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HPV-positive oropharyngeal cancer

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HPV-positive oropharyngeal cancer

HPV-positive oropharyngeal cancer
Classification and external resources
HPV positive HNSCC (in situ hybridization)
ICD-10 C09.0-C10.9
C01,C02.4,C14.2

Human papillomavirus (HPV)-positive oropharyngeal cancer (OPC) also known as HPV16+ oropharyngeal cancer or HPV+ OPC is a recognized subtype of Oropharyngeal squamous cell carcinomas (OSCC),[1][2][3] associated with the HPV type 16 virus.

Causes

HPV oral infection precedes the development of HPV+ OPC.[4][5] Slight injuries in the mucous membrane serve as an entry gate for HPV, which thus works into the basal layer of the epithelium.[6][7] People testing positive for HPV16 oral infection have a 14 times increased risk of developing HPV+ OPC.[6]

Immunosuppression seems to be an increased risk factor for HPV+ OPC.[5] Individuals with TGF-β1 genetic variations, specially T869C, are more likely to have HPV16+ OPC.[8] TGF-β1 plays an important role in controlling the immune system.

A 1999 study has found that patients with human papillomavirus (HPV)-associated anogenital cancers had a 4.3-fold increased risk of tonsillar squamous-cell carcinoma.[9]

Although evidence suggests that HPV16 is the main cause of OPC between non-smokers and non-drinkers, the degree to which tobacco and/or alcohol use may contribute to increase the risk of HPV+ OPC is unclear.[5] Concomitant human herpesvirus-8 infection can potentiate the effects of HPV-16.[10]

Mechanism

A prospective study has found that increased HPV+ OPC risk was observed more than 15 years after HPV exposure,[4] pointing to a slow development of the disease, like in cervical cancer.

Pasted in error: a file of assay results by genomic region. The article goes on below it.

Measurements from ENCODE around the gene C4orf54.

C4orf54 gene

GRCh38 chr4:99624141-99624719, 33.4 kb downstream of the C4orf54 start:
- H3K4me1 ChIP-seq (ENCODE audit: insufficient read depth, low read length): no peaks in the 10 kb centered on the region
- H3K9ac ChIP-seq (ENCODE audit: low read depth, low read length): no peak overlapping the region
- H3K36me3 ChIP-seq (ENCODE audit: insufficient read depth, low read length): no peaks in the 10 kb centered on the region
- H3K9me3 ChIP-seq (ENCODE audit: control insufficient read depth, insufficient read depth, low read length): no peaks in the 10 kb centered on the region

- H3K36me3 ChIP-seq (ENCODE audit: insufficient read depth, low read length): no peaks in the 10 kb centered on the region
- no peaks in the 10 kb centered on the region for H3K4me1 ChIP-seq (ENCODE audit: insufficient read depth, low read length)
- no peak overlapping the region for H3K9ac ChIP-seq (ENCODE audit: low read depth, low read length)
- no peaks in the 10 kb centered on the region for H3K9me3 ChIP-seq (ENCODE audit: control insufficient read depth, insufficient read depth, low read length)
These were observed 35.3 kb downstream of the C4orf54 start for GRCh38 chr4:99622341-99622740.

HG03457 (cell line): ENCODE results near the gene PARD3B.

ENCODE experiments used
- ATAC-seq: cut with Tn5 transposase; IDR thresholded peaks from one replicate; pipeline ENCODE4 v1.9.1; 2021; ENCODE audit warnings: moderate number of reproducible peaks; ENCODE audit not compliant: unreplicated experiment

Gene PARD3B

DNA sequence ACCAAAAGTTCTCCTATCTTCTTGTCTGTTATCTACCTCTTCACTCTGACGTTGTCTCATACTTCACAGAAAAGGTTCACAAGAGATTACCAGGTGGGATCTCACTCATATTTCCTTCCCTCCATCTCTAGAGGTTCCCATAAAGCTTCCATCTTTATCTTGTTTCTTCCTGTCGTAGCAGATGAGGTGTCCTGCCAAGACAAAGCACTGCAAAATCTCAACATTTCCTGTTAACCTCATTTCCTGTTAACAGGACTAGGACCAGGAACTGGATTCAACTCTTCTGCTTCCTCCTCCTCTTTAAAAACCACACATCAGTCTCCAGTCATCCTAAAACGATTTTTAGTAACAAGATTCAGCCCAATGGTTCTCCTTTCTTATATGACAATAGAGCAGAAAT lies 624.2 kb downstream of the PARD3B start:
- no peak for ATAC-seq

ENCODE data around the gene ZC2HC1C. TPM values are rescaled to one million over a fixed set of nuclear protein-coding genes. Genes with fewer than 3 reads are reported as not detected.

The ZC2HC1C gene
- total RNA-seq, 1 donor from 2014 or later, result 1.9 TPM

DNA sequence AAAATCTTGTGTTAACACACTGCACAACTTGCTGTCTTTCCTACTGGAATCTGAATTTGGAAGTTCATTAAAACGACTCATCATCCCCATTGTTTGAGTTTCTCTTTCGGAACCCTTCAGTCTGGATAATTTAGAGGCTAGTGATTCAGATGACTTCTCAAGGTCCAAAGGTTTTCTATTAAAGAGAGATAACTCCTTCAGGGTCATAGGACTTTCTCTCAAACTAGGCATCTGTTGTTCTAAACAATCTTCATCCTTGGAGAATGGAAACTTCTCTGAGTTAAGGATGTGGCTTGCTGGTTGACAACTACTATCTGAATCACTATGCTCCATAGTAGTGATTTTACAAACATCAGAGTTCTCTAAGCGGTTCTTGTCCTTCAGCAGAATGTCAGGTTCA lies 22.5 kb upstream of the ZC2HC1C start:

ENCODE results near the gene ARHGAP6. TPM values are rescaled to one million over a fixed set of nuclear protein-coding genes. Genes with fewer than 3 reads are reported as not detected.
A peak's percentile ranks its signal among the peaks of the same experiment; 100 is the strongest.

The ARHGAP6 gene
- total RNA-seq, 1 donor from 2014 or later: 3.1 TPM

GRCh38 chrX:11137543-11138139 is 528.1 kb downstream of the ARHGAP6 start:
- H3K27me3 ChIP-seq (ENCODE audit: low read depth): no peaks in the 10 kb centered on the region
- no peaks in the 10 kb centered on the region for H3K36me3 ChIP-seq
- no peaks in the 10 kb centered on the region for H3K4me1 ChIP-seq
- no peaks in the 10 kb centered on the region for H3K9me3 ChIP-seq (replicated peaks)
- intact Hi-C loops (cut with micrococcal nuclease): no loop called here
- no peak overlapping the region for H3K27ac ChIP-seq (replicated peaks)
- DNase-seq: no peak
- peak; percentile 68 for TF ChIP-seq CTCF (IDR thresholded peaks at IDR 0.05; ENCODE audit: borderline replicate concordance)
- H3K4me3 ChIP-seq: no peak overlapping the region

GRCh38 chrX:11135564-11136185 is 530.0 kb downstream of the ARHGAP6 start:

HPV associated cancers are caused by the expression of HPV's E6 and E7 proteins that bind to and inactivate tumor suppressor proteins p53 and retinoblastoma protein (pRB), respectively, leading to malignant transformation of HPV infected cells.[4][11]

The biology of HPV+ OPC is distinct of HPV- OPC with P53 degradation (inactivated by E6 instead of by genetic mutation), pRB pathway inactivation (by E7 instead of Cyclin D1 amplification), and P16 upregulation (over-expression of p16 instead of inactivation due to reduced negative feedback from pRB).[12][13]

The tonsils epithelia (palatine and lingual) share similar nonkeratinization characteristics with the cervix, where HPV infection play the major role in cases of cervical cancer.[6][14]

Diagnosis

HPV+ OPC is usually diagnosed at a more advanced stage than HPV- OPC.[4]

Genetic signatures of HPV+ and HPV- OPC are different.[15][16][17][18][19]

HPV OPC is associated with expression level of the E6/E7 mRNAs and of p16.[20] Nonkeratinizing squamous cell carcinoma strongly predicts HPV-association.[21][22]

HPV OPC is not merely characterized by the presence of HPV-16. Only the expression of viral oncogenes within the tumor cells plus the serum presence of E6 or E7 antibodies is unambiguously conclusive.[6]

There's not a standard HPV testing method in head and neck cancers,[23] both in situ hybridization and PCR are commonly used.[12][24] A 2010 study has concluded that both have comparable performance for HPV detection, however it's important to use appropriate sensitivity controls.[25]

Prevention